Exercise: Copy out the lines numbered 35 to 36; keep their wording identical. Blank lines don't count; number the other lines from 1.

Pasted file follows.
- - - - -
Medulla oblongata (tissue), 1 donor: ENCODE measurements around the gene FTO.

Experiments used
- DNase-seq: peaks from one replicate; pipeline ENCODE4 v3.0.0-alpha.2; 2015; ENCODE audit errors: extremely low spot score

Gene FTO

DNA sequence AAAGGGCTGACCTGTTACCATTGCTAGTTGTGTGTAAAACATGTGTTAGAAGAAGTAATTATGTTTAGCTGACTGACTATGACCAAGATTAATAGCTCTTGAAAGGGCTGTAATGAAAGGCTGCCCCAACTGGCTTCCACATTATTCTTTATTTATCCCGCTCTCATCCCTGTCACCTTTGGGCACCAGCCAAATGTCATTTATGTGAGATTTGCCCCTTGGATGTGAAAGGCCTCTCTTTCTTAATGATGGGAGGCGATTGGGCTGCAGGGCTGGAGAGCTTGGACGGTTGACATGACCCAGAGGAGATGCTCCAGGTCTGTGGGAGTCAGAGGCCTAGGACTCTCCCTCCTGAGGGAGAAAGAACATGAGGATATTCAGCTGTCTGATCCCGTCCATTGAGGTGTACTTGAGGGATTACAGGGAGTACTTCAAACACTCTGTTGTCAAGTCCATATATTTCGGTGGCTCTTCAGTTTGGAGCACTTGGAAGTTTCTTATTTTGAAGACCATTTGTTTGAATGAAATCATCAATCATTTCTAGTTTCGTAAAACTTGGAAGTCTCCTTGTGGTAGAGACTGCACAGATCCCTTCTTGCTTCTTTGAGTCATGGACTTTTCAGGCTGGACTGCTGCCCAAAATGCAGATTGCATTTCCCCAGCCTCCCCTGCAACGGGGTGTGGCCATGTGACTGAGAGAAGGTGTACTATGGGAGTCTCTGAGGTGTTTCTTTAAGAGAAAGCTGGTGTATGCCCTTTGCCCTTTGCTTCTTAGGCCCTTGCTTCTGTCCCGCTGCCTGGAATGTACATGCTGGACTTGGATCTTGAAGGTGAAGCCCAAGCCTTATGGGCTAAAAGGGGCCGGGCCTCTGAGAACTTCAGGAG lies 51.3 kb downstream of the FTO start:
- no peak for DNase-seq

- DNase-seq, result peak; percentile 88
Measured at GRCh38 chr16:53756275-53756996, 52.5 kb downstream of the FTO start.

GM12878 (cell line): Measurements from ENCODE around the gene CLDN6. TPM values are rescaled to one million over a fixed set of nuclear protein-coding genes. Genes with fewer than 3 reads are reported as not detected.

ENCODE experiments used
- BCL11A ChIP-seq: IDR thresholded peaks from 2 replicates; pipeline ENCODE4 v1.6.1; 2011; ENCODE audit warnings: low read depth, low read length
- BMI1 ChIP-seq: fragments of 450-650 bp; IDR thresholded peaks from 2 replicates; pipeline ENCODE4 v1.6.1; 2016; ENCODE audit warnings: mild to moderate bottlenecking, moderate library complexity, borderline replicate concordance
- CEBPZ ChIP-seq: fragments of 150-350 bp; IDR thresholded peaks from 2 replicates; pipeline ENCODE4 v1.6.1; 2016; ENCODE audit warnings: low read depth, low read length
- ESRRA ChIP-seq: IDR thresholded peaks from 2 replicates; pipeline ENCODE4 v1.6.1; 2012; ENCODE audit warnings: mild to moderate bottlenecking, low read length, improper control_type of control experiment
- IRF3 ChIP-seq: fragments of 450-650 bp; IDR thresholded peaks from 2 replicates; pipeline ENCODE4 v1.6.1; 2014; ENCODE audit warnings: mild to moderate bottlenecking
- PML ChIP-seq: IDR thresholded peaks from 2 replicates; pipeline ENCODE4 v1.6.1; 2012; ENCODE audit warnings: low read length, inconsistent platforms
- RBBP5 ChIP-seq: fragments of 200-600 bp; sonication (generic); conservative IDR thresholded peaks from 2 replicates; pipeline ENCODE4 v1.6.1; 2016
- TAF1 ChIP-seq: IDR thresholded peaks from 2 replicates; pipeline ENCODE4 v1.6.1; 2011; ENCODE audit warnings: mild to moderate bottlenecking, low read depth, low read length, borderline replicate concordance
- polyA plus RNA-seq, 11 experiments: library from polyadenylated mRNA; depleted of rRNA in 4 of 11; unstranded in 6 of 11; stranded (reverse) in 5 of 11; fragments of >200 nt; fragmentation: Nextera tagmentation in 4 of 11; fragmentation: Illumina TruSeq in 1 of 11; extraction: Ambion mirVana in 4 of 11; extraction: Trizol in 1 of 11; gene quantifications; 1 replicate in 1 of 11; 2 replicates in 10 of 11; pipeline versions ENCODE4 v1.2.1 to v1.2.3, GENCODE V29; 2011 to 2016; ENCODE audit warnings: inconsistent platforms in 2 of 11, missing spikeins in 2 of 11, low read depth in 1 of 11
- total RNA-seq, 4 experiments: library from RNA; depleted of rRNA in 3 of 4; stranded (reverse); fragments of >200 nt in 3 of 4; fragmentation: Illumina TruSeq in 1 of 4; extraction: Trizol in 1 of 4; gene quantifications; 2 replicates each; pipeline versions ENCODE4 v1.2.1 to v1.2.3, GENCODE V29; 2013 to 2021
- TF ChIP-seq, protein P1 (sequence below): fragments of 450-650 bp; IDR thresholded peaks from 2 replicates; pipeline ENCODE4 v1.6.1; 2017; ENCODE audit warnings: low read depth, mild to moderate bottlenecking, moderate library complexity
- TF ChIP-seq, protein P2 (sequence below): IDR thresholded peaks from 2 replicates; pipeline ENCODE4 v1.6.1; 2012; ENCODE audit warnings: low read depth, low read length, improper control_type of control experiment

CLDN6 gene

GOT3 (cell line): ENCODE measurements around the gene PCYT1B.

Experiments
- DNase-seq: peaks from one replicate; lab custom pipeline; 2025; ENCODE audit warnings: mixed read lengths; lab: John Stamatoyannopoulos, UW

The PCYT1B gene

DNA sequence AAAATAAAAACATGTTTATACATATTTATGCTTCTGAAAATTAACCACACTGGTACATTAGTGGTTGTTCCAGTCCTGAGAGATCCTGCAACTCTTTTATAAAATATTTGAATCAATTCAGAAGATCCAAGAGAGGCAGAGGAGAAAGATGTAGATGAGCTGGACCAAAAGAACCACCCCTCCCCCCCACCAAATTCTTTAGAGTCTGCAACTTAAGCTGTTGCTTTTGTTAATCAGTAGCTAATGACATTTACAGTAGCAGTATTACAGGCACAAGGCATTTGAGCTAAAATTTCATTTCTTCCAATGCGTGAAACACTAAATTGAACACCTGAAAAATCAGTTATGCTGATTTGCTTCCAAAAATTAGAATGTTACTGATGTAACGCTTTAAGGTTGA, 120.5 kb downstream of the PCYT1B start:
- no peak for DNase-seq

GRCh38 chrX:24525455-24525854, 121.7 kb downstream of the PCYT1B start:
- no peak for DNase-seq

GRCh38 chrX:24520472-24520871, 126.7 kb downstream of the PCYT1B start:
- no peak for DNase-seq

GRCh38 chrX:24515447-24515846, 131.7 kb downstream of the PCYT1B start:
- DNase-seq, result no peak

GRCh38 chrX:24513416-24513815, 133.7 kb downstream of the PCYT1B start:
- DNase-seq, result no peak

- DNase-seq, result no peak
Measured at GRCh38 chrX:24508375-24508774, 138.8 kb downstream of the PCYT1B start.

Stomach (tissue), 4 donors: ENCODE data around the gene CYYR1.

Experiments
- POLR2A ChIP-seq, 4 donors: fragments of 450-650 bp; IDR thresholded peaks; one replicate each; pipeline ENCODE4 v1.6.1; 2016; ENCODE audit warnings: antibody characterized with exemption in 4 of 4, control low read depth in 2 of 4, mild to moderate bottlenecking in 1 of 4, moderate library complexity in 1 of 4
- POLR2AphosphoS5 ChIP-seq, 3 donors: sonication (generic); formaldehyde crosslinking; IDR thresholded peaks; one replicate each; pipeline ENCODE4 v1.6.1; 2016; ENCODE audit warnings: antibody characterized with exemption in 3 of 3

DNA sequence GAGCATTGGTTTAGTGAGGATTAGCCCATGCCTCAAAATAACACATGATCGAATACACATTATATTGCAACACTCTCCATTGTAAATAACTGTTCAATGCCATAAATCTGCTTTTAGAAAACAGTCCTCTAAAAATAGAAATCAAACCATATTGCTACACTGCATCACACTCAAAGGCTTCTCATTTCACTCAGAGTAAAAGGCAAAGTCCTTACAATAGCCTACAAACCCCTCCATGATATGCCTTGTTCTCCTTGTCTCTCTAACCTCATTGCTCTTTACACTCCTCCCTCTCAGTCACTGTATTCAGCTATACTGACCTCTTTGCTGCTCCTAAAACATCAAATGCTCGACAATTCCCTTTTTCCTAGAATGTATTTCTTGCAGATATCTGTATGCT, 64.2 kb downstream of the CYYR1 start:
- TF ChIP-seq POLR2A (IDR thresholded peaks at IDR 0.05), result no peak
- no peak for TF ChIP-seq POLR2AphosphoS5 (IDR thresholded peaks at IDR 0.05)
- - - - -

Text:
- DNase-seq, result no peak

GRCh38 chrX:24513416-24513815, 133.7 kb downstream of the PCYT1B start: